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Friday, December 12, 2014

Black Skies by Arnaldur Indridason

Picador, 336 pages, $16

Arnaldur Indridason, the go-to Icelandic crime writer, published “Black Skies” in 2009 in Iceland, right in the midst of the economic meltdown of Iceland’s financial structure. Those were wild days when bankers and investors were hauling in the krónur until the three major banks failed when they couldn’t refinance their debt. In “Black Skies” the bubble hasn’t quite burst, but one of the storylines deals with the greed that put Iceland in a cold pickle.

Indridason’s main character, Inspector Erlender, is strangely absent in this book. He is mentioned by colleagues and family in passing, wondering where he is and when he will be back. However, this gives Sigurdur Óli, Erlender’s conservative, rigid colleague, a shot at the limelight. Instead of being a one-note foil for Erlender, Sigurdur Óli takes a moral journey of his own, with the three cases highlighted in this book as his background.

Sigurdur Óli is asked by a friend to “talk” to a couple who has been blackmailing the friend’s sister- and brother-in-law. What the heck, he decides, and drops by the couple’s home. The door is open and there is a dying woman in a ransacked front room. Sigurdur Óli barely misses being clobbered himself by the escaping marauder. Since he can’t easily explain what he was doing at the couple’s home, he hems and haws and attaches himself to the official investigation.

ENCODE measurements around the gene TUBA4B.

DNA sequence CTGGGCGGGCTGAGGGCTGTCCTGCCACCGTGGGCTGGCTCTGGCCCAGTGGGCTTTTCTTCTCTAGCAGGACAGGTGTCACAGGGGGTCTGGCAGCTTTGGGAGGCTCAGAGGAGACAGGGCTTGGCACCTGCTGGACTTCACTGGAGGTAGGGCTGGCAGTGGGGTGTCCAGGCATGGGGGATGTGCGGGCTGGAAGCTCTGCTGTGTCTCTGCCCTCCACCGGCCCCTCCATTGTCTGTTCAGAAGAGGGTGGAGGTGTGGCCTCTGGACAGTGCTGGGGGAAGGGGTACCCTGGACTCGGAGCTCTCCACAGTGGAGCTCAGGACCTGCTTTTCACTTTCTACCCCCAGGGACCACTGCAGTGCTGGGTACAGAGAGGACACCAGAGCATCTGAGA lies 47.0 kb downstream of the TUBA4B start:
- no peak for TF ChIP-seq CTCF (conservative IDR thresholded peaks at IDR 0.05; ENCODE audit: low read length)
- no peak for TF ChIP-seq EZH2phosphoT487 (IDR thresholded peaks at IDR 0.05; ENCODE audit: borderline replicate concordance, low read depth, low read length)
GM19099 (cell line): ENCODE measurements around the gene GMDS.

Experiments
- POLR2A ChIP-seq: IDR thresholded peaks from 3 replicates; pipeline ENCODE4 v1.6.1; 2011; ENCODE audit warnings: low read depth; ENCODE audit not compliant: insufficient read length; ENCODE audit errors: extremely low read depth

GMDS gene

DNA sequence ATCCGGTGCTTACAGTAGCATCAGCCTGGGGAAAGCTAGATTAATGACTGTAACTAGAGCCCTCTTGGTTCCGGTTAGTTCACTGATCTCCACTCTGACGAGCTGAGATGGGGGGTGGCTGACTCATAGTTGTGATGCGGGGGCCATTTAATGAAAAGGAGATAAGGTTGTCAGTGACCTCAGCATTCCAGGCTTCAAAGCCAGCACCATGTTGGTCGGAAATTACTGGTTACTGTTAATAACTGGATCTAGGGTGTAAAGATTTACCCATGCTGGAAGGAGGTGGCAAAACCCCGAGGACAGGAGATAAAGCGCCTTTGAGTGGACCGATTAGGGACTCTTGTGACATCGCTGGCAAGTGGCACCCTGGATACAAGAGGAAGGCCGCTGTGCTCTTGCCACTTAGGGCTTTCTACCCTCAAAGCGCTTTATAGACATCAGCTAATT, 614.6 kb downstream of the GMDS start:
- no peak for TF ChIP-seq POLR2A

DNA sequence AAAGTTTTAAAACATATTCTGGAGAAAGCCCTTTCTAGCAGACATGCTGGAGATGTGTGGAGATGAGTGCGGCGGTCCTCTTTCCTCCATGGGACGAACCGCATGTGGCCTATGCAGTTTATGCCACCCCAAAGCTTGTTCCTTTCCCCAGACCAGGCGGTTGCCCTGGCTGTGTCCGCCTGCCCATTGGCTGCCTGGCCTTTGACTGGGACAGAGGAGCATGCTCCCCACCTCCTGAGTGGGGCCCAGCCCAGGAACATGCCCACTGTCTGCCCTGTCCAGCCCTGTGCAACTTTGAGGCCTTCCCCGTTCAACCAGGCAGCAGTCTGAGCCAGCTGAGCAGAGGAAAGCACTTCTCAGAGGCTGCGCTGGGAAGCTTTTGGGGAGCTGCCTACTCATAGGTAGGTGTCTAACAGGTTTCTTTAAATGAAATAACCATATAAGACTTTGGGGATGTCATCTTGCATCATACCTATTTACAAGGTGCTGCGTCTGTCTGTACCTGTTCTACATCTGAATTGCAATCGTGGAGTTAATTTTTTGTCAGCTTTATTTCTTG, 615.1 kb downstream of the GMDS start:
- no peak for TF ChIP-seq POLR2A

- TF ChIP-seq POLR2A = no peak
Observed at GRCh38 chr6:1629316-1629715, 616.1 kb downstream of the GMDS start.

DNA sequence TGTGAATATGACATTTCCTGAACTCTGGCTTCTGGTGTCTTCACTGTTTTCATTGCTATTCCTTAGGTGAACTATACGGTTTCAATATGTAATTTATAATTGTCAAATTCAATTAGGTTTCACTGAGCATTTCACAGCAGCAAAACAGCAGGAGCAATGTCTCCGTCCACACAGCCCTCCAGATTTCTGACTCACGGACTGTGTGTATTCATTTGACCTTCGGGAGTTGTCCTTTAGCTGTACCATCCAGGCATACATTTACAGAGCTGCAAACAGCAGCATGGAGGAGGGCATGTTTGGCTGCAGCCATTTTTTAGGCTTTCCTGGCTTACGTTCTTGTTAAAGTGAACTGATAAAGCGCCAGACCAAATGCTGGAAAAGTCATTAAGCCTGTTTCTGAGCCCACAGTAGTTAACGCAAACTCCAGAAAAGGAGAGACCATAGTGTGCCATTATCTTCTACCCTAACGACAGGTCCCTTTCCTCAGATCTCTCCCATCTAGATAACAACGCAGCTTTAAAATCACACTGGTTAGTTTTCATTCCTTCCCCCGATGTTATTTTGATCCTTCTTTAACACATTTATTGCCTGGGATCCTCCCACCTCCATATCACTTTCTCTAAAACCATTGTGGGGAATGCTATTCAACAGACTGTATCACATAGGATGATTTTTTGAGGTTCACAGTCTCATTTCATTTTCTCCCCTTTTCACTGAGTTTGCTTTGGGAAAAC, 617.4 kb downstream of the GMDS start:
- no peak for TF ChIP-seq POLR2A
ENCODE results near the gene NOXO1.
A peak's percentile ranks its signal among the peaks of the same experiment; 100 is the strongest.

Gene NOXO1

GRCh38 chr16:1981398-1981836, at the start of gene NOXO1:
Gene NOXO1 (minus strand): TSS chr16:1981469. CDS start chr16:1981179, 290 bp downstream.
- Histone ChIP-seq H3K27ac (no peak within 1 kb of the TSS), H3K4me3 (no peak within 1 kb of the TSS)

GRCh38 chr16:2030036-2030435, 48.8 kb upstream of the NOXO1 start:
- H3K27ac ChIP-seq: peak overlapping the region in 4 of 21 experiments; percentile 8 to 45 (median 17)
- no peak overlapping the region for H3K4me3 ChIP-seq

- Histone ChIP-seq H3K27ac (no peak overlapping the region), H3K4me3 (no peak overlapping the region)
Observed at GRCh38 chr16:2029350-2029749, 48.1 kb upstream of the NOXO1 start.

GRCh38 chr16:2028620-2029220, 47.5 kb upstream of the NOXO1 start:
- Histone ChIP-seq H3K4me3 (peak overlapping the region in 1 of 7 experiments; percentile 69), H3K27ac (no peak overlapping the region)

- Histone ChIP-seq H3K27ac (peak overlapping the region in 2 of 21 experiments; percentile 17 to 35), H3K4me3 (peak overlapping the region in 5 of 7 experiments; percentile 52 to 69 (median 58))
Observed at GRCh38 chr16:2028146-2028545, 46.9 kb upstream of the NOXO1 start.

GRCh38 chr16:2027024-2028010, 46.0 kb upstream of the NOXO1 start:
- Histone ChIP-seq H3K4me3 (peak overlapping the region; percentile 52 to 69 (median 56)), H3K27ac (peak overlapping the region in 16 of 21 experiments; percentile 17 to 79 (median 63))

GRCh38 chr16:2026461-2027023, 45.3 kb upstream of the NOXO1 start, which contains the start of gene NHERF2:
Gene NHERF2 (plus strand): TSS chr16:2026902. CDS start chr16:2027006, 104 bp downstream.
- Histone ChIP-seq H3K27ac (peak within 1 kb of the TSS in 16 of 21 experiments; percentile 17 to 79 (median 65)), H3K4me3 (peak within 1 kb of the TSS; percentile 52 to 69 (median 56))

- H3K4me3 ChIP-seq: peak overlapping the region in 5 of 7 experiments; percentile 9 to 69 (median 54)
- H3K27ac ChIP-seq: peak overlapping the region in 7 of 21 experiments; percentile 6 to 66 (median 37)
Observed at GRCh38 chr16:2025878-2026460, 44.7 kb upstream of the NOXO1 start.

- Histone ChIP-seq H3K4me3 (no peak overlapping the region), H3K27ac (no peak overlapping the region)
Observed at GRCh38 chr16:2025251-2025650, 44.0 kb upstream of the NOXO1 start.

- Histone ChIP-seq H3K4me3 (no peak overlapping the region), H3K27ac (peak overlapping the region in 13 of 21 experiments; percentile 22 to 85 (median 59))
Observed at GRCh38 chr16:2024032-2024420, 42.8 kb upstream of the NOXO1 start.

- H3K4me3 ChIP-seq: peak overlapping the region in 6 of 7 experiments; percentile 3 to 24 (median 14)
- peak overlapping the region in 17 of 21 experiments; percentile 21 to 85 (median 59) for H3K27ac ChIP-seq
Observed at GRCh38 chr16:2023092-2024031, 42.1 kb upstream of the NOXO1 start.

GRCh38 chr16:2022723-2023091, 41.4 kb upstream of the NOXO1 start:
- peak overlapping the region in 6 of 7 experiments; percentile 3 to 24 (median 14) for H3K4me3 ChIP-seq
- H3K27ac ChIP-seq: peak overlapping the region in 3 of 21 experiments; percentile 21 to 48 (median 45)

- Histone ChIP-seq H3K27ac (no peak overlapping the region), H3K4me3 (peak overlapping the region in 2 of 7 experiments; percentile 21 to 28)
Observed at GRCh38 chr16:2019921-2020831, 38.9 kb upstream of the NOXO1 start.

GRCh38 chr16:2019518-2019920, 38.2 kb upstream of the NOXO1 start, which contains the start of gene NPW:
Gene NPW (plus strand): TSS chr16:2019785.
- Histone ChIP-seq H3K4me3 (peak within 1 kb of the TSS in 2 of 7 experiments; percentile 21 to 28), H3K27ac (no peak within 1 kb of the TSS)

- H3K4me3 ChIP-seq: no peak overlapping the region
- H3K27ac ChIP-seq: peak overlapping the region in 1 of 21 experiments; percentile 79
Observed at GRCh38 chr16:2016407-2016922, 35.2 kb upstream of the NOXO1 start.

When the woman dies, convinced they had nothing to do with her death, Sigurdur Óli tries to deflect blame from his friend’s family. He finds a suspicious connection between the woman and a hiking trip that ended in the death of one of the hikers. All the hikers are bankers and the more Sigurdur Óli digs, the more is uncovered, but maybe not necessarily having to do with the current murder victim.

In the final storyline, Andres, a young man with a troubled past and addictions galore, tries to pull Sigurdur Óli into helping him with some sort of tortured scenario. Andres is rarely lucid but when he sends Sigurdur Óli a few seconds of film that show a young boy being assaulted, Sigurdur Óli’s wizened heart is moved. Andres proves elusive throughout the book, and his story becomes evident to Sigurdur Óli in pieces until a final tragic scene that closes “Black Skies.”

Sigurdur Óli is ending his relationship with his wife. He realizes, too late, that he was at fault. He traverses the complicated relationship between his mother and father, long divorced, and discovers several uncomfortable revelations about himself in the process.

This is a chance very few secondary characters have: to have their lives fleshed out and given a sympathetic hearing. Sigurdur Óli makes the most of it.

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